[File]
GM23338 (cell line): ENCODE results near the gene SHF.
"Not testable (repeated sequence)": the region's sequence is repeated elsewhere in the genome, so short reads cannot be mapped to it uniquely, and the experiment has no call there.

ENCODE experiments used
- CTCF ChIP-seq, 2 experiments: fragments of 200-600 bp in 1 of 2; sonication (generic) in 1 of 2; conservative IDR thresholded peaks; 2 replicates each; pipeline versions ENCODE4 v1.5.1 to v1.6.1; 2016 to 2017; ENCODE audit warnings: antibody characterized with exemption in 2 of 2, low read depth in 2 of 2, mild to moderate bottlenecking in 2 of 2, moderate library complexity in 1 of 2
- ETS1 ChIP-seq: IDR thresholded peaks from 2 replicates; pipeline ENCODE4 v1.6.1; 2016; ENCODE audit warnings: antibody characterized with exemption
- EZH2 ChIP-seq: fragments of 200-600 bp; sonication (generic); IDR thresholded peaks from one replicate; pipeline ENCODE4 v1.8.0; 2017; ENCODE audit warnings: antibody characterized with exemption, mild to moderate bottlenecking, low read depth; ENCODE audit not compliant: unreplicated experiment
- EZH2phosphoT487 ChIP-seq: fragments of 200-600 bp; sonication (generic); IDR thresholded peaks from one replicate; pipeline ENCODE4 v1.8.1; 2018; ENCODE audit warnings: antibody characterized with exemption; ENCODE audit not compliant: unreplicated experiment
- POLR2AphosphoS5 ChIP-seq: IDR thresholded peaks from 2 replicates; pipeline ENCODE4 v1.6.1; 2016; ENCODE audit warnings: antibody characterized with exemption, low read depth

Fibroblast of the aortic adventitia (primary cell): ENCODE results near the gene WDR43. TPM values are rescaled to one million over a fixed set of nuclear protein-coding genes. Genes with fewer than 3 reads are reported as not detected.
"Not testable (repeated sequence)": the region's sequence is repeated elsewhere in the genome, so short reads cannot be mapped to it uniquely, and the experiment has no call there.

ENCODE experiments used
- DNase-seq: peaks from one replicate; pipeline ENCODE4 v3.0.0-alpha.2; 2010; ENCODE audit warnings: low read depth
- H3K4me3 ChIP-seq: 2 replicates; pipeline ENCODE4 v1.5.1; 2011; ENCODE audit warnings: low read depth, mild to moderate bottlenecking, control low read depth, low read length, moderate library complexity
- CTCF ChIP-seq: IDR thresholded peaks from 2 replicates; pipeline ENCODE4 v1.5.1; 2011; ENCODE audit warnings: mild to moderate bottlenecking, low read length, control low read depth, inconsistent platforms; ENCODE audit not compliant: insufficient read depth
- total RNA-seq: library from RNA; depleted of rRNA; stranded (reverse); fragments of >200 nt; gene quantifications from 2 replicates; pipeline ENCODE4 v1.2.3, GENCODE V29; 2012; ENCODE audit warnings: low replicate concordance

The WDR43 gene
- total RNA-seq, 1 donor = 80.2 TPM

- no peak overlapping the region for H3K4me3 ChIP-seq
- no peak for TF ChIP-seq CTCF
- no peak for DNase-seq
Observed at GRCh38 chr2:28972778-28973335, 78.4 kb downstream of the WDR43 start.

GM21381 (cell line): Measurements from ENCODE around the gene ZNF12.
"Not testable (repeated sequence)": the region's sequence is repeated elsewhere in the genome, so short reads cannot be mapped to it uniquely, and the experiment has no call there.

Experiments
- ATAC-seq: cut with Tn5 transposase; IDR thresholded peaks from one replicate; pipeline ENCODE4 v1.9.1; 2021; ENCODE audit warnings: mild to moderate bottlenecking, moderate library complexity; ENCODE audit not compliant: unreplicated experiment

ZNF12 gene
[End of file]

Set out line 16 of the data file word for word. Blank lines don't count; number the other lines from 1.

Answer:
The WDR43 gene